Geoengineering to cool the Earth: NAS proposes a serious look
Consequences must be studied because some countries might act unilaterally, scientists fear
It's time to study and maybe even test the idea of cooling the Earth by injecting sulfur pollution high in the air to reflect the sun's heat, a first-of-its-kind federal science report said Tuesday.
The idea was once considered fringe — to purposely re-engineer the planet's climate as a last ditch effort to battle global warming with an artificial cloud. No longer.
In a nuanced, two-volume report, the National Academy of Sciences said that the concept should not be acted upon immediately because it is too risky, but it should be studied and perhaps tested outdoors in small projects. It could be a relatively cheap, effective and quick way to cool the planet by mimicking the natural effects on climate of large volcanic eruptions, but scientists concede there could be dramatic and dangerous side effects that they don't know about.
Because warming has worsened and some countries might act unilaterally, scientists said research is needed to calculate the consequences.
Panel chairwoman Marcia McNutt, editor of the journal Science and former director of the U.S. Geological Survey, said in an interview that the public should read this report "and say, `This is downright scary.' And they should say, `If this is our Hail Mary, what a scary, scary place we are in."'
This is the first time a government-associated science panel talked about the controlled small scale outdoor tests of the artificial cloud concept, called solar radiation management or SRM. But even then panelists downplayed the idea and said it would require some kind of government or other oversight before it is done.
"Yes, small scale outdoor tests might be allowed, but it wouldn't just be in the hands of scientists to decide what's allowable and what's not allowable," McNutt said. "Civil society needs to engage in these discussions where the line is to be drawn."
Some scientists worry that research itself it will make this type of planet hacking more likely to occur.
"This creates a bit of what we call a moral hazard," said Waleed Abdalati, a University of Colorado ice scientist and former NASA chief scientist who co-authored the report. "There will likely come a time we're going to want to know the ramifications of that kind of action. ... You're talking about potentially changing weather and climate. You don't want to do that without as good an understanding as you can possibly have."
And the committee scientists said once you start this type of tinkering, it would be difficult to stop because warming would come back with such a force. So a decision to spray particles into the air would have to continue for more than 1,000 years.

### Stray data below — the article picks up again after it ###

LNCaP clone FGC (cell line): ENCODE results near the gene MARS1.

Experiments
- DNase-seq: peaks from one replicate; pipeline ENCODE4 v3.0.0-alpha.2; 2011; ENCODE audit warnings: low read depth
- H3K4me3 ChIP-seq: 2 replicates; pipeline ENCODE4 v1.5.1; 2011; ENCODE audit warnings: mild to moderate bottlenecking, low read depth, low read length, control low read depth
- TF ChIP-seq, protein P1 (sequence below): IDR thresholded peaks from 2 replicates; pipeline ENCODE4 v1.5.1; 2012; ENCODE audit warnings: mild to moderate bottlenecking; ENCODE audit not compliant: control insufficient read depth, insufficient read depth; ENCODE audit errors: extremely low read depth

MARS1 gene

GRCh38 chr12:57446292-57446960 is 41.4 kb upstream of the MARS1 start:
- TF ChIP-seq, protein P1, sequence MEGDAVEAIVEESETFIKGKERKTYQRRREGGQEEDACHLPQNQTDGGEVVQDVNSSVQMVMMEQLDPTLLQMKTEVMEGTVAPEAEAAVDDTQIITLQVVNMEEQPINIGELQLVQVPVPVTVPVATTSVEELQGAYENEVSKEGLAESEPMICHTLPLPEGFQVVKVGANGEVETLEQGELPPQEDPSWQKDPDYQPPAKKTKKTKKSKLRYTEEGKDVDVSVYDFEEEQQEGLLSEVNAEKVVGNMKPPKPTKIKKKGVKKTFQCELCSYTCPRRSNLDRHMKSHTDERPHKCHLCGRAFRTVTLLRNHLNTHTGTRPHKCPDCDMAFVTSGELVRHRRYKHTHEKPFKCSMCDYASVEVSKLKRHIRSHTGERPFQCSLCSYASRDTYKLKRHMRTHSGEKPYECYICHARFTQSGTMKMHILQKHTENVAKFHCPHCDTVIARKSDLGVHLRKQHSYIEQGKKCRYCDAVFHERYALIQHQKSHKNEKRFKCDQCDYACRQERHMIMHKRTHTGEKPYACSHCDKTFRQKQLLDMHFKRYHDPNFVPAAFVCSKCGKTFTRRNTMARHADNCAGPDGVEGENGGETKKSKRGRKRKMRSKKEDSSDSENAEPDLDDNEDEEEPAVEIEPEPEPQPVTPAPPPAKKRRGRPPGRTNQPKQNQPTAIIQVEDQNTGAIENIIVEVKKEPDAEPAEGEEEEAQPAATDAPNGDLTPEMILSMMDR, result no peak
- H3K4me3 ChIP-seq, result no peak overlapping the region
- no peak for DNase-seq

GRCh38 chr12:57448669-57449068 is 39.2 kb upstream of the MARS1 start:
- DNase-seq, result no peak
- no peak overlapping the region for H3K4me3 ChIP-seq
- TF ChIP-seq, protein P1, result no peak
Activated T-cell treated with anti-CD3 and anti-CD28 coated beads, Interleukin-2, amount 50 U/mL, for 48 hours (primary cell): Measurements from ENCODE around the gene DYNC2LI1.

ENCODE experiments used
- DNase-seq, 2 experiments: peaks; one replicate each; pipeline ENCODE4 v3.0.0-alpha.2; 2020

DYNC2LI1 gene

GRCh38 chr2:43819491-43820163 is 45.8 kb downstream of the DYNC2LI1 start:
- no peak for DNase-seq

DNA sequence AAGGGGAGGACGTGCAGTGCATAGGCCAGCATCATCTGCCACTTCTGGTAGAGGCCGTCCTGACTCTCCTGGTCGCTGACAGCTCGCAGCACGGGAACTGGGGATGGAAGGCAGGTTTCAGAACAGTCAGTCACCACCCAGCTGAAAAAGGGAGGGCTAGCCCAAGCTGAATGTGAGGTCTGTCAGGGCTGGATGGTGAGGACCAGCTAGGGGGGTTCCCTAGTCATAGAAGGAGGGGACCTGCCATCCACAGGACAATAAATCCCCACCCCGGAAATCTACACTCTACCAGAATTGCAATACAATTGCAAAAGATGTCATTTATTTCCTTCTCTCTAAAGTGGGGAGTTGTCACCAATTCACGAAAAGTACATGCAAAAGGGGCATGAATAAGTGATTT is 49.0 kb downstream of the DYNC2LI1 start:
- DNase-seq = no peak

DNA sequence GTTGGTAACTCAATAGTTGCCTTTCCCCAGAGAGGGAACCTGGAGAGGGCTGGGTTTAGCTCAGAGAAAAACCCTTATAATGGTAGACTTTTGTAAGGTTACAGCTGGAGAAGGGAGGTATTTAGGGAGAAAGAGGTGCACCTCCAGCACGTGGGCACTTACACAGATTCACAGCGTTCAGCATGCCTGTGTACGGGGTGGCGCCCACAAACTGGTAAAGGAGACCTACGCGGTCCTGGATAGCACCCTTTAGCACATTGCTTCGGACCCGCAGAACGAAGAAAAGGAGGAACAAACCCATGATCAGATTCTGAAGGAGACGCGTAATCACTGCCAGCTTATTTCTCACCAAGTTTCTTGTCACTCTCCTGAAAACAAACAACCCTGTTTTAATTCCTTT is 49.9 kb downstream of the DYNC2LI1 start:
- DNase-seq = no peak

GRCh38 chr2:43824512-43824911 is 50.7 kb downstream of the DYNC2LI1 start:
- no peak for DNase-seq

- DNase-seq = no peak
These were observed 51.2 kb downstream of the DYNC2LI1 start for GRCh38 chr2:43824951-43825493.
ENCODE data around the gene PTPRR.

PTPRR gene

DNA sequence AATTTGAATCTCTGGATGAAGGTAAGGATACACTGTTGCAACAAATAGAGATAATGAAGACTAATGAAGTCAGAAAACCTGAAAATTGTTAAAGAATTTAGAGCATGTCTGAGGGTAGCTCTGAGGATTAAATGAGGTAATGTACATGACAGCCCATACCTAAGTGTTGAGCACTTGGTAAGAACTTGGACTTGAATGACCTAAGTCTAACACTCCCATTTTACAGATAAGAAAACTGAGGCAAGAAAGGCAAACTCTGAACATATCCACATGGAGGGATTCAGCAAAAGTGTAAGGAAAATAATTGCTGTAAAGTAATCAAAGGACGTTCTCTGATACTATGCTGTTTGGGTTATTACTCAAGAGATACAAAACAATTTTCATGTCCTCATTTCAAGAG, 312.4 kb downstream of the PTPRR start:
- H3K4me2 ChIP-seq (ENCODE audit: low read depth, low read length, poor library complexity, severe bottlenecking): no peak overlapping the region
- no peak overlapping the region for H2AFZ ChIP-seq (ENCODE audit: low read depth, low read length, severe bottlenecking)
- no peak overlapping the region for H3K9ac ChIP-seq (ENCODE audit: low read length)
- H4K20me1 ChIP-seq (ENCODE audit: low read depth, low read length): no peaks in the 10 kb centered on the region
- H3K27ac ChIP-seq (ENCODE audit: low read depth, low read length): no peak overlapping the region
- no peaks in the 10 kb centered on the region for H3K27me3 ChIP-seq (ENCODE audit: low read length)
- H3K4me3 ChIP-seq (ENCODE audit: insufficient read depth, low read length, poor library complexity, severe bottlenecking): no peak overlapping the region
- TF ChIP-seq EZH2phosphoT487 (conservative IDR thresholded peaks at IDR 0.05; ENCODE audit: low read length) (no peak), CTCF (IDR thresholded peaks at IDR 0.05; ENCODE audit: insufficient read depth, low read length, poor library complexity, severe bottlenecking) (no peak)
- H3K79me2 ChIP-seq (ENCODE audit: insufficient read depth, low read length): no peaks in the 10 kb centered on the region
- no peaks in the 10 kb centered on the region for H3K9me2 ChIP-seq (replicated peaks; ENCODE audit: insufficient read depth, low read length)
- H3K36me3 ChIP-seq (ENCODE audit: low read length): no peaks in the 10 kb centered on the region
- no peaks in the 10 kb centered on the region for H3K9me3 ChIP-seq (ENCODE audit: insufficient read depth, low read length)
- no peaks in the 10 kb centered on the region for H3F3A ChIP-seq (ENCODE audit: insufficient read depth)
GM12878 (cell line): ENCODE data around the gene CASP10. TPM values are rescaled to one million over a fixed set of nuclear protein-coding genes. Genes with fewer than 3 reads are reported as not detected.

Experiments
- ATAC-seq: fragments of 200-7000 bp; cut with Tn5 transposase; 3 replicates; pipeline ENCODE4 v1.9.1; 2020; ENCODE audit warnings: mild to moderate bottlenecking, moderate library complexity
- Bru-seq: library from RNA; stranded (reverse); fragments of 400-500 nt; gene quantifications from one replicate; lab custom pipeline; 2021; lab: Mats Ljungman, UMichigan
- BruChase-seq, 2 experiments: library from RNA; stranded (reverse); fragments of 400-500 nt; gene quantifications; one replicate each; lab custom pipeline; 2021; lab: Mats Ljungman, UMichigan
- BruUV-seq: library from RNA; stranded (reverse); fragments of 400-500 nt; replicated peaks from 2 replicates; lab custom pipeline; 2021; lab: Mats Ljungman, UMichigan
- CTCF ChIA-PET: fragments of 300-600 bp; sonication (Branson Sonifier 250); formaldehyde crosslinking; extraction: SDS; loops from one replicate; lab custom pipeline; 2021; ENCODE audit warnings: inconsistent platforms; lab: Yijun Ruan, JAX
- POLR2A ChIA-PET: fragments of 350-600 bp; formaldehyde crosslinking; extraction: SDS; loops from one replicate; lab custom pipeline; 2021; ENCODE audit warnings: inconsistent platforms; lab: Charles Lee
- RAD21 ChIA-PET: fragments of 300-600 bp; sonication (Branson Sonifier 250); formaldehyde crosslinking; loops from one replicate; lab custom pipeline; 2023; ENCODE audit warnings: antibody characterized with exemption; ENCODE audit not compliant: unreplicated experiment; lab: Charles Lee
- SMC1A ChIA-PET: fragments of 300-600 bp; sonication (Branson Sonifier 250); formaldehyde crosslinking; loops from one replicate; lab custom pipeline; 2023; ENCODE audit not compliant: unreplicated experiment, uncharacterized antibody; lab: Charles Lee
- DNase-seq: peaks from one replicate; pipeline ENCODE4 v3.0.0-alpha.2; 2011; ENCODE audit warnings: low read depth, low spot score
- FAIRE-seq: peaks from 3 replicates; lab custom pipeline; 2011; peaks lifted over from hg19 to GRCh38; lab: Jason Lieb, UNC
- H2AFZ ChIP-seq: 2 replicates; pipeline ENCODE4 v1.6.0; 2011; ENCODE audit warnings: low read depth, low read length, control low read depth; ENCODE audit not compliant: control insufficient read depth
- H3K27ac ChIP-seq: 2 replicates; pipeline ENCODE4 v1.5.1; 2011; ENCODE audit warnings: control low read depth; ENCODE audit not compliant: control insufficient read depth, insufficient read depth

The report was requested by U.S. intelligence agencies, academy president Ralph J. Ciccerone said. Because the world is not reducing the emissions of greenhouse gases that cause global warming, scientists have been forced "to at least consider what is known as geoengineering," he said.
The panel did favour technology to suck carbon dioxide from the air and bury it underground. But unlike the artificial cloud concept, it would be costly and take decades to cool the planet. The panel wrote a separate volume on this method with the idea of distancing the concept from the idea of the artificial cloud, which McNutt described as a political hot potato.
Carbon dioxide is a byproduct of the burning of coal, oil and gas. Removing it from the air treats the cause of man-made global warming, while deflecting the sun with an artificial cloud only treats the symptoms and does nothing about ocean acidification, the report said.
Mixed opinions from climate scientists
A leading climate engineering scientist, David Keith of Harvard, hailed the report, but said it could have gone further. With backing from billionaire Bill Gates, Keith has proposed an experiment involving putting about two pounds (1 kilogram) of a sulfur solution in the air to see what happens.
Rutgers University scientist Alan Robock said it would be interesting to spray a small sulfur dioxide into a cloud, and use a blimp or drone to measure what happens. But that should only be done with proper oversight, he said.
Other climate scientists are adamantly against injecting sulphates into the air, even as a last ditch effort.
Such an idea "could do far more harm than good" and scientists should treat the Earth like doctors do their patients, abiding by the rule "first, do no harm," said Pennsylvania State University climate scientist Michael Mann. But he favors increased study of the issue "if only for one purpose: to expose just how dangerous many of these schemes might be."
While the artificial cloud idea is a much worse option than carbon dioxide removal, it is more attractive to some people because "we could probably do it right now," said Texas A&M University atmospheric sciences professor Andrew Dessler. "There's really very little that's technologically standing in our way."